17 Common Hawaiian Phrases That Every True Local Knows
The Hawaiian Islands are unique in more ways than any one person could count – and that includes our language, vocabulary, and local diction. While most people from Hawaii don’t exclusively speak Hawaiian – except those who call Niihau home – there are a variety of Hawaiian phrases that are still frequently used today. From traditional Hawaiian sayings to modern slang and pidgin terms, these 17 coolest Hawaiian words used throughout the islands might make visitors swear Hawaii locals have their own language – which they technically do, of course.
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What stereotypes are there about Hawaii?
People make a lot of stereotypes about Hawaii locals. Some of these are just plain false, but others have some truth to them. One Hawaii stereotype we can totally get behind is that we all love the ocean. After all, when you're surrounded by some of the most beautiful beaches on earth, how could you not? Whether we're hanging ten on a surfboard or just soaking up the sun with our toes in the sand, you'll be hard-pressed to find a Hawaii local who doesn't spend a good bit of their time by the water. Living in paradise truly never gets old.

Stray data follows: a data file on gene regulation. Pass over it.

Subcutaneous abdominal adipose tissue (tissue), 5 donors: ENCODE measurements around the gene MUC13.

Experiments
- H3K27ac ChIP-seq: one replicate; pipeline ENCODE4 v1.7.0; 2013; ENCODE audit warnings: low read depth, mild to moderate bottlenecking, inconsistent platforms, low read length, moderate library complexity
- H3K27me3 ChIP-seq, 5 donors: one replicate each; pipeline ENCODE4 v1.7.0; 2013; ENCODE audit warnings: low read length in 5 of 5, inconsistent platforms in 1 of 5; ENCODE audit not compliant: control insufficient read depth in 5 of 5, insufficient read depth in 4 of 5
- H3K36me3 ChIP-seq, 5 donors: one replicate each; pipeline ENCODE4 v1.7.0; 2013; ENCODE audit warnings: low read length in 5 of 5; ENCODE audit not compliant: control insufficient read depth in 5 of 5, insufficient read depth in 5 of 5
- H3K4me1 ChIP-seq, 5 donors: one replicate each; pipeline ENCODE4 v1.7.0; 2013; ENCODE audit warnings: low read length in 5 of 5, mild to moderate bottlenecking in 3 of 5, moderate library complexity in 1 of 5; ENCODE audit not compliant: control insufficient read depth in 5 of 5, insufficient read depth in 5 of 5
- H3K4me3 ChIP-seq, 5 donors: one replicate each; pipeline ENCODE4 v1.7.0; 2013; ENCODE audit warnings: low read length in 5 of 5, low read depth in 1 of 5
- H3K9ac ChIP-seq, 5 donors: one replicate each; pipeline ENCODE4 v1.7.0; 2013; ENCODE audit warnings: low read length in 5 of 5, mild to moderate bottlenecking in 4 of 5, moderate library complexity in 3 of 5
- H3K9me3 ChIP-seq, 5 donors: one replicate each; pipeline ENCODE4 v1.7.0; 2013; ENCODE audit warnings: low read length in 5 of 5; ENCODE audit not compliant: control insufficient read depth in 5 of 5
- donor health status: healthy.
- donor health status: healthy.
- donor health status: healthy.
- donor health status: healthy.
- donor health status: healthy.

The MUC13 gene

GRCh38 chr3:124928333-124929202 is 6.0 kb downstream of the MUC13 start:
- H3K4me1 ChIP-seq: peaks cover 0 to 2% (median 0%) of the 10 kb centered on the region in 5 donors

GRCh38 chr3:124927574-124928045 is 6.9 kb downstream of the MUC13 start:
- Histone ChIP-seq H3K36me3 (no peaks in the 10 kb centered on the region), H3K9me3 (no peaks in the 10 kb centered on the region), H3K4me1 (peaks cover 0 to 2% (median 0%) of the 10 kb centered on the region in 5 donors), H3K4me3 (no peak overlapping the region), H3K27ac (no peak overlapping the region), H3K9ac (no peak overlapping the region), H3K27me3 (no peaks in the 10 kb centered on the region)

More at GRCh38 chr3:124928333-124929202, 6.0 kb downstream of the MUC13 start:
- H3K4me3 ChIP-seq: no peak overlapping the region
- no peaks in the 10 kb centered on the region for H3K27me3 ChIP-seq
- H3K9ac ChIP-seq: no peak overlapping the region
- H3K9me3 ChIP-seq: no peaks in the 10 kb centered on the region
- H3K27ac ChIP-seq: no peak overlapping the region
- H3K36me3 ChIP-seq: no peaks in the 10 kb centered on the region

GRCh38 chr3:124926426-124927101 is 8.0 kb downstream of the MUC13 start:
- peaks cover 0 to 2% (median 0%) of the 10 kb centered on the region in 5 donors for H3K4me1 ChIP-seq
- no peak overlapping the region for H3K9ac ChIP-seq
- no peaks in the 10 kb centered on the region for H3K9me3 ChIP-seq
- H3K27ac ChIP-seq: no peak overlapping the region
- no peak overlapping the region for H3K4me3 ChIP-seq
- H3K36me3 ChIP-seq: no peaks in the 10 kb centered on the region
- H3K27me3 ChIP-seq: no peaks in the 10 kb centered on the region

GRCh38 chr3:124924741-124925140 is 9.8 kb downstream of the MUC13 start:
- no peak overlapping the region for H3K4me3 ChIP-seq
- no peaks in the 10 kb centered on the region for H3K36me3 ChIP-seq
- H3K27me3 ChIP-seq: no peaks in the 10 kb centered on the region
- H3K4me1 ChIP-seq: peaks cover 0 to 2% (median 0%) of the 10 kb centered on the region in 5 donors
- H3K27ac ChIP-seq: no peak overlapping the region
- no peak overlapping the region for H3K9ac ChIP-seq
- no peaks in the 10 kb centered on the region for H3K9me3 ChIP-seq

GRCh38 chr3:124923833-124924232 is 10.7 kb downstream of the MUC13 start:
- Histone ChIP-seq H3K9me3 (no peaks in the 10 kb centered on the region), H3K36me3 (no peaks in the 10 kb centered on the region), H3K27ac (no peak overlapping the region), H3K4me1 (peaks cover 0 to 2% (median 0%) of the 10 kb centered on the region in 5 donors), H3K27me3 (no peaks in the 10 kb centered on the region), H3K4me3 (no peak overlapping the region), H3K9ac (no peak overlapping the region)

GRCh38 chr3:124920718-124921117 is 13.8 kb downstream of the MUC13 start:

What are the most popular foods in Hawaii?
Of all the most iconic Hawaii foods, Spam is, perhaps, the most beloved. More Spam is sold in the Aloha State than anywhere else in America — and it didn't even originate here! That claim to fame belongs to Minnesota, but the canned meat product was introduced to the islands in the 1940s, and, as they say, the rest was history. Spam is used in a variety of Hawaiian dishes, but Spam Musubi is arguably the most popular. This Hawaii delicacy is similar to sushi, featuring grilled Spam and rice wrapped up in nori, or seaweed. It's absolutely delicious — the perfect snack to enjoy on the beach.
Do Hawaiians have any strange habits?
There are plenty of strange Hawaii habits that locals will defend until their last breath. One of these is spelling out the name of our street whenever we're giving our address to someone over the phone (especially if said person doesn't live in Hawaii.) It doesn't mean we're trying to belittle them — after all, our street names are hard enough to pronounce, let alone spell — but we wouldn't change them for anything.